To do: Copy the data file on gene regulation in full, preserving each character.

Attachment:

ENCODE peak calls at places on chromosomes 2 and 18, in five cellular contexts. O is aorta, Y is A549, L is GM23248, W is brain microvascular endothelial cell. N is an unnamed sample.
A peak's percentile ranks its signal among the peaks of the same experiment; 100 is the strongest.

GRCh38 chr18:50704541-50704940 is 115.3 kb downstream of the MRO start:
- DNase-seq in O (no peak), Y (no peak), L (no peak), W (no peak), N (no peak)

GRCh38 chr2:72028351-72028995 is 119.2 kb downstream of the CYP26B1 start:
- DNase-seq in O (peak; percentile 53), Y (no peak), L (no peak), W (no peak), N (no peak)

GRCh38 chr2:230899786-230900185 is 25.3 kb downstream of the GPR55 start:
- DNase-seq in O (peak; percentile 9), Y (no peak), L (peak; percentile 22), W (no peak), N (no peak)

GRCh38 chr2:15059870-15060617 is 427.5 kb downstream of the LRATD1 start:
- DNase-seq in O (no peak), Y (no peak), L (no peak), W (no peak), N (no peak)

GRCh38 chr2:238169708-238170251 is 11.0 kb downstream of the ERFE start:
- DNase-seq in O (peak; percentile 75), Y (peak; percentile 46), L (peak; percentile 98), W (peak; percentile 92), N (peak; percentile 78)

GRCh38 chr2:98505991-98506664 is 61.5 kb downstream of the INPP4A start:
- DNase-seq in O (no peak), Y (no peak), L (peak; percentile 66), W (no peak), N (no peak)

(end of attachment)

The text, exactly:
ENCODE peak calls at places on chromosomes 2 and 18, in five cellular contexts. O is aorta, Y is A549, L is GM23248, W is brain microvascular endothelial cell. N is an unnamed sample.
A peak's percentile ranks its signal among the peaks of the same experiment; 100 is the strongest.

GRCh38 chr18:50704541-50704940 is 115.3 kb downstream of the MRO start:
- DNase-seq in O (no peak), Y (no peak), L (no peak), W (no peak), N (no peak)

GRCh38 chr2:72028351-72028995 is 119.2 kb downstream of the CYP26B1 start:
- DNase-seq in O (peak; percentile 53), Y (no peak), L (no peak), W (no peak), N (no peak)

GRCh38 chr2:230899786-230900185 is 25.3 kb downstream of the GPR55 start:
- DNase-seq in O (peak; percentile 9), Y (no peak), L (peak; percentile 22), W (no peak), N (no peak)

GRCh38 chr2:15059870-15060617 is 427.5 kb downstream of the LRATD1 start:
- DNase-seq in O (no peak), Y (no peak), L (no peak), W (no peak), N (no peak)

GRCh38 chr2:238169708-238170251 is 11.0 kb downstream of the ERFE start:
- DNase-seq in O (peak; percentile 75), Y (peak; percentile 46), L (peak; percentile 98), W (peak; percentile 92), N (peak; percentile 78)

GRCh38 chr2:98505991-98506664 is 61.5 kb downstream of the INPP4A start:
- DNase-seq in O (no peak), Y (no peak), L (peak; percentile 66), W (no peak), N (no peak)